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Chuck Eblacker 08-20-2009 08:11 PM

Natural Corbel Stone Dome on Casa 110
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We have just completed the insulating layer of vermiculite concrete on a casa 110 oven. As you can see I am coming up and over with natural stone. Question, if I put an additional 2 inch shell of portland sand over the 4' portland vermiculite, can then adhere my stone directly to the shell of the dome. I was told by the sales people (who should take a course on oven construction) that I need have a supportive structure over the dome to be able to dome over with stone. With this method, the stone is actually supporting itself as it corbels over the top, so the weight is distributed to the sides. Also, with this in mind, should I just veneer up and leave a gap to fill with loose vermiculite? Thanks to anyone who can help me with this.

Ken524 08-21-2009 09:46 AM

Re: Natural Corbel Stone Dome on Casa 110

Your questions are beyond my expertise, but your oven is going to be gorgeous! Someone will jump in with advice.

Welcome to the forum!

pacoast 08-21-2009 11:39 PM

Re: Natural Corbel Stone Dome on Casa 110
Gorgeous stone work, please post more pictures as you go along. I don't see why you would need a support structure for the stone. Most of the weight should transfer vertically down through the stonework. Depending on how you finish it, there may be some sideward thrust, but the mortar should easily account for that. If you are confident that the mortared stonework would stand by itself as a hollow shell, then it is indeed a self-supporting corbel.

Whether you finish it as a veneer or not is really a personal preference. If your oven has enough insulation already, then I'd prefer to mortar to the shell to provide extra safety margin against uncommon loading e.g. wind, accidental impacts, mortar defects, earthquakes, tornadoes, etc. But if you want to have another layer of vermiculite, go ahead.


CanuckJim 08-22-2009 06:49 AM

Re: Natural Corbel Stone Dome on Casa 110

If you're confident with your stone work, it's probable that you don't need a support structure. If you decide to go that route, though, I would not use Portland/sand. Even for laying the stone as a corbel, I'd use Type N and sand, because it's stickier, not as rigid and stands up to water run off.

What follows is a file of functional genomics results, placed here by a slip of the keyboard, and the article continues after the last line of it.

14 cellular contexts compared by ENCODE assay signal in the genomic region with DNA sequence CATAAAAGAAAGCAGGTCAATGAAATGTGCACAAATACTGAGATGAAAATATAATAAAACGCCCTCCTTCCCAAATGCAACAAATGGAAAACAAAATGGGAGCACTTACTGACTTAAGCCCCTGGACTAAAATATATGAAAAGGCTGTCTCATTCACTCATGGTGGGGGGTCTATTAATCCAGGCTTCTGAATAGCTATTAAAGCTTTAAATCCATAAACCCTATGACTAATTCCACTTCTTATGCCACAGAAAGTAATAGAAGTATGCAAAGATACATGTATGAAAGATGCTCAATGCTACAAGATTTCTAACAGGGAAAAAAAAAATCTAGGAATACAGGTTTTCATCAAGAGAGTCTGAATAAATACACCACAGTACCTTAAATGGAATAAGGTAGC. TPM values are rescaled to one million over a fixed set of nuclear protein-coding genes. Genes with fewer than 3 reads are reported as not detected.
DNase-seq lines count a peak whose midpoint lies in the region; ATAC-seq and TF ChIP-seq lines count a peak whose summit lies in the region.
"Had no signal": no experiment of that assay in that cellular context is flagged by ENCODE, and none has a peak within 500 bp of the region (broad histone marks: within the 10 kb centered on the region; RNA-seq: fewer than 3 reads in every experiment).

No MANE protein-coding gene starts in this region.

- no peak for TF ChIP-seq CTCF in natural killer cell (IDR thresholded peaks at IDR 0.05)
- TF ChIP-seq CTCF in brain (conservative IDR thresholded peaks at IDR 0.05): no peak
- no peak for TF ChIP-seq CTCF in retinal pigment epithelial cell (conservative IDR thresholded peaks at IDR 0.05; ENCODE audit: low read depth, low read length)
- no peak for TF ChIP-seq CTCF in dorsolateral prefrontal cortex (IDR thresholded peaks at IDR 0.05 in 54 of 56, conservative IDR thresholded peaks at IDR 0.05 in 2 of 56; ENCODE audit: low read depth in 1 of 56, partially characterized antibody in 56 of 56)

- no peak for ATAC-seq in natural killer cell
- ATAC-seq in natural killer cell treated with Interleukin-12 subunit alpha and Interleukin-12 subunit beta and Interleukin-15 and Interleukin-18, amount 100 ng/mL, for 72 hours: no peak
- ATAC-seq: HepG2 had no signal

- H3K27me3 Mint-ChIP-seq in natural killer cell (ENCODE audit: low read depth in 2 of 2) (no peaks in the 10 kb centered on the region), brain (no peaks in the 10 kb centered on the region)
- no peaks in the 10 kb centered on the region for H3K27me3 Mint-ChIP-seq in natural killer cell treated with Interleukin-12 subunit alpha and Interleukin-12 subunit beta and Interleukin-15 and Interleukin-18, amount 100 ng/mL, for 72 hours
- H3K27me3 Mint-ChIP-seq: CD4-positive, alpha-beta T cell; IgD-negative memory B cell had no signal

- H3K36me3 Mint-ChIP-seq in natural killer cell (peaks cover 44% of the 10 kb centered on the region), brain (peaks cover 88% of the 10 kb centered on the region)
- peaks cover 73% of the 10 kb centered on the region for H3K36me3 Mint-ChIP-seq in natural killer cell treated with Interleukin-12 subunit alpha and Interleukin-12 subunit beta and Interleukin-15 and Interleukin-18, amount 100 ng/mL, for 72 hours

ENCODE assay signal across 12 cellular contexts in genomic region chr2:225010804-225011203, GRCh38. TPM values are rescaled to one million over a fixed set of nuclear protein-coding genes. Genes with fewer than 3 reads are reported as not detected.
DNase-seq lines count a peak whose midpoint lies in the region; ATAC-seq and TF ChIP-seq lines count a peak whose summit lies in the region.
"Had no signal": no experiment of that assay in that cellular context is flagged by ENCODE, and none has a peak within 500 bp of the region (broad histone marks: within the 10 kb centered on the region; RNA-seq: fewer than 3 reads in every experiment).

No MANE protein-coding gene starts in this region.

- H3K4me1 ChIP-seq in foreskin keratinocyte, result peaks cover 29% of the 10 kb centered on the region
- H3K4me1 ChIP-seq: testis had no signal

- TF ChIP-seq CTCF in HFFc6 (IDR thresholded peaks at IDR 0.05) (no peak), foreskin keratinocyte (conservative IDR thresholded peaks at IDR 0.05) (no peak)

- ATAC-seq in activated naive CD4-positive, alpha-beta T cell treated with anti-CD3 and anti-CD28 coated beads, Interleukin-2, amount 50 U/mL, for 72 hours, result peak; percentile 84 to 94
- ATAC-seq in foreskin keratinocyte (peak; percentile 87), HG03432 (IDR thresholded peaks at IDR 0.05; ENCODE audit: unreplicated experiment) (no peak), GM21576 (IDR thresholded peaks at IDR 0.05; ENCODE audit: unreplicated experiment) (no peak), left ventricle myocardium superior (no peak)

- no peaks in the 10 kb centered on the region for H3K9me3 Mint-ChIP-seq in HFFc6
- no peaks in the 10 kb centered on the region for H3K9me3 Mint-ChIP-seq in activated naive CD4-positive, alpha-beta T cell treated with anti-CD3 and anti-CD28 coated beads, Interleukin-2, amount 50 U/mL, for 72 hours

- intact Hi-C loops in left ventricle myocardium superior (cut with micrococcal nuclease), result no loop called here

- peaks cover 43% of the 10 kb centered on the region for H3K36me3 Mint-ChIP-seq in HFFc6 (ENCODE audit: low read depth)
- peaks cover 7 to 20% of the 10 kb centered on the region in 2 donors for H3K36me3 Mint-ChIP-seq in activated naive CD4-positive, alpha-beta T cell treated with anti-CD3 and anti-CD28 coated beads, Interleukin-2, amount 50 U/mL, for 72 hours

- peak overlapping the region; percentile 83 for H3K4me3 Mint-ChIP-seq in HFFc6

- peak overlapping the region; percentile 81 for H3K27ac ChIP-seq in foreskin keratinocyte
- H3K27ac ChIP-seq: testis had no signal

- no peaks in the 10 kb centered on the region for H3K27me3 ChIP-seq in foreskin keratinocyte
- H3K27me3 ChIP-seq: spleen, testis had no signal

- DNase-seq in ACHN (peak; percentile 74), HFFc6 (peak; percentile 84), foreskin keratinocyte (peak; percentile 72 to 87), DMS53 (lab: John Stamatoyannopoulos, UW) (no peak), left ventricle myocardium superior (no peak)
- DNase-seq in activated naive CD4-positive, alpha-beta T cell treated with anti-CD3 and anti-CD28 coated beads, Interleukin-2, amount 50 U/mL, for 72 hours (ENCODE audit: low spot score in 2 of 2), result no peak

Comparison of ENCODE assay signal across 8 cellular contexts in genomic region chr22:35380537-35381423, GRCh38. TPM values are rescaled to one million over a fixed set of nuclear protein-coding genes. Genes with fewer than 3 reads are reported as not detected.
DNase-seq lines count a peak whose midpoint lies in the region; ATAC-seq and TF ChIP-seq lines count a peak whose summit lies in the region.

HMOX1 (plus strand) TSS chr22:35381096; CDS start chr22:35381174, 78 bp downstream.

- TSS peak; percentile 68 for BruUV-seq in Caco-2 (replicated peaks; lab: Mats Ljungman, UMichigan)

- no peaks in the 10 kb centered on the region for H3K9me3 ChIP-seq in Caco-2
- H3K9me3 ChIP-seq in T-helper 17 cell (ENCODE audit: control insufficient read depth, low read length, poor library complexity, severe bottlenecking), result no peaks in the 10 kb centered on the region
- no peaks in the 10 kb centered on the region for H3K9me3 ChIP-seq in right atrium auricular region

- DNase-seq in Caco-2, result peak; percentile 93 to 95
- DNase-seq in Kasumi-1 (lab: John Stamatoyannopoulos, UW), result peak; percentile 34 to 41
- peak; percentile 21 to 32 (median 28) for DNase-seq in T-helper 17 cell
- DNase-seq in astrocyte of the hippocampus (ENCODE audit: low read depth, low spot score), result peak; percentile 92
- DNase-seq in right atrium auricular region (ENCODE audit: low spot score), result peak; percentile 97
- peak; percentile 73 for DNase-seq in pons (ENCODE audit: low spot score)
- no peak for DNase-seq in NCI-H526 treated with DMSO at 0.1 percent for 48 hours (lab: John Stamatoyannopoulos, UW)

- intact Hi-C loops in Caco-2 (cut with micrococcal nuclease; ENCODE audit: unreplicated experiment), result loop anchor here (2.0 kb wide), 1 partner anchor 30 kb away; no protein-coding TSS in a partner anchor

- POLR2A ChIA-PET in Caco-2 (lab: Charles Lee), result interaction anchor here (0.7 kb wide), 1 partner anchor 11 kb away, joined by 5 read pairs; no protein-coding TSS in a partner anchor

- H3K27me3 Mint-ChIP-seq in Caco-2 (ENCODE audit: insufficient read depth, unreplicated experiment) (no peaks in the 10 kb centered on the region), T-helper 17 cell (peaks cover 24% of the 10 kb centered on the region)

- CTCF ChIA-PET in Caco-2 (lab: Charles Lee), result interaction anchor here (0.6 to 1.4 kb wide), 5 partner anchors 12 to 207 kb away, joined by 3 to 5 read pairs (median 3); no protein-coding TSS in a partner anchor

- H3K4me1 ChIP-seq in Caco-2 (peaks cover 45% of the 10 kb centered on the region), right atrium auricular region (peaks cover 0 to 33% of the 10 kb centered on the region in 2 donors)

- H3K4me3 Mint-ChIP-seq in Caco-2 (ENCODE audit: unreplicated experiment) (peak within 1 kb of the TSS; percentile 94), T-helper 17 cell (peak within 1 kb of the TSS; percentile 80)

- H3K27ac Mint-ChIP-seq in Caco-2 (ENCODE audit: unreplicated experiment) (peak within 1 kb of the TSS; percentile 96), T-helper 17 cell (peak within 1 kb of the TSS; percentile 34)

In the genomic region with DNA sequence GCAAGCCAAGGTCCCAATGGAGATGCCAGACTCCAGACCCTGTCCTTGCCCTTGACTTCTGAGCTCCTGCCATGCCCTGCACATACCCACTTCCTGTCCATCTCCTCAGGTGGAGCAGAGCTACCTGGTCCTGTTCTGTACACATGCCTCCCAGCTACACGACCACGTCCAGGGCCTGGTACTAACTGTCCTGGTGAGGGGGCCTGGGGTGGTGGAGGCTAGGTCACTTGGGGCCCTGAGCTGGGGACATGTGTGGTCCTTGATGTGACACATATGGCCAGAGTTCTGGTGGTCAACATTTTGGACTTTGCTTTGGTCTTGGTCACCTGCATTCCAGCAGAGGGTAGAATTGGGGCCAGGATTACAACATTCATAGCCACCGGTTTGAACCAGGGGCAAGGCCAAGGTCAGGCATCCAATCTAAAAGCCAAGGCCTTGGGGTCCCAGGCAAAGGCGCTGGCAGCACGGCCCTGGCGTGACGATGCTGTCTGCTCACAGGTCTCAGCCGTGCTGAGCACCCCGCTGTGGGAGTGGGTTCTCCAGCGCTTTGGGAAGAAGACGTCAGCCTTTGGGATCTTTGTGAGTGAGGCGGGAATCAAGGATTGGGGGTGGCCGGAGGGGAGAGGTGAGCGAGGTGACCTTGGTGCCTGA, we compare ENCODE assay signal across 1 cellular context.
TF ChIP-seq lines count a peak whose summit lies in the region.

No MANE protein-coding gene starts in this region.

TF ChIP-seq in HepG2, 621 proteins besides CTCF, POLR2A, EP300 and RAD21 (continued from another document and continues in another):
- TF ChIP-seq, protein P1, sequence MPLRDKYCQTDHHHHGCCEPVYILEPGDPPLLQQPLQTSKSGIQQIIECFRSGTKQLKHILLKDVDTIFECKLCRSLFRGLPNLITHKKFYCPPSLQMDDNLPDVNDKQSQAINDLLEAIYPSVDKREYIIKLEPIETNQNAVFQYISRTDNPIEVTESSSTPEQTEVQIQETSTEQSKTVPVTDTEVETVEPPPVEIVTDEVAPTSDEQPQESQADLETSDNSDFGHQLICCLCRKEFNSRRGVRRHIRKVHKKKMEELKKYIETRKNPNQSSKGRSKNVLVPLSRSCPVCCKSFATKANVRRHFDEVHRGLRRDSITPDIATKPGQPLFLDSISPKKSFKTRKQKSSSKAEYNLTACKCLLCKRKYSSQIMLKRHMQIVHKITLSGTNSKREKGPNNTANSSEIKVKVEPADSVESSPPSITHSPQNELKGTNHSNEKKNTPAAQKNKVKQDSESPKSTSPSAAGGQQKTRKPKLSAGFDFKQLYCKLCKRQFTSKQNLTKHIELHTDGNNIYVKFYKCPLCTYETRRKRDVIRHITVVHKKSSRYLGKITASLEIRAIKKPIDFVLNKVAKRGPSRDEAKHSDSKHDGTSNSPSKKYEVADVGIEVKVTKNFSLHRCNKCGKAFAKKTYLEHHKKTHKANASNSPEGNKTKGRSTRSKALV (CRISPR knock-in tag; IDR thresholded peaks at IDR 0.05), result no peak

wood-fired 08-25-2009 08:07 AM

Re: Natural Corbel Stone Dome on Casa 110
as the others say, carry on corbeling over the dome as the weight is distributed to the base. If you've 4" of vermiculite that's absolutely plenty to keep the heat in. I'm not a great fan of Portland cement for stone work unless you mix Hydrated lime into the mortar or use just a NHL 3.5 Hydraulic Lime/ 0-4mm sand mix at 1 part lime to 2-3 sand. Its a much more forgiving mix and not as brittle as Portland.
Its looking good!


Chuck Eblacker 08-25-2009 06:53 PM

Re: Natural Corbel Stone Dome on Casa 110
Thank you to everyone who has replied to my questions. Just to clarify...I never had any intention of using portland for the stonework , my plan all along is to use type S, I was asking if I put a shell of portland mix over the 4"vermiculite insulation, would that be a good way to allow myself to veneer right to the shell?

wood-fired 08-26-2009 02:32 AM

Re: Natural Corbel Stone Dome on Casa 110
chuck, I don't think you need a separate layer as such, just backfill with mix as you corbel over unless your stone is very variable in thickness and your insulating mix is very uneven but it doesn't look like either is the case. If you've put a foil layer over the dome before insulating then that will act as an expansion joint so the layers subsequent should all be stable and independent of the dome movement. There's no fixed answer to these things so carry on and see what happens. I suppose you've just got to make sure the thing is water tight.

Mudologist 10-03-2009 08:54 AM

Re: Natural Corbel Stone Dome on Casa 110
This idea may be to late in coming, but what about a waterproof stucco coating under the stonework?

wood-fired 10-05-2009 01:44 PM

Re: Natural Corbel Stone Dome on Casa 110
I don't really know how you've finished things so far but I should think that if you make sure the stone joints are well filled and brushed off at the end of your work session, I doubt very much you'll get any rain penetration. If its going to worry you sick, stucco over before you start the stonework but I only say that because worry is the one thing you should avoid at all costs when doing anything new! In fact my life motto is " when you start worrying, you stop living".........

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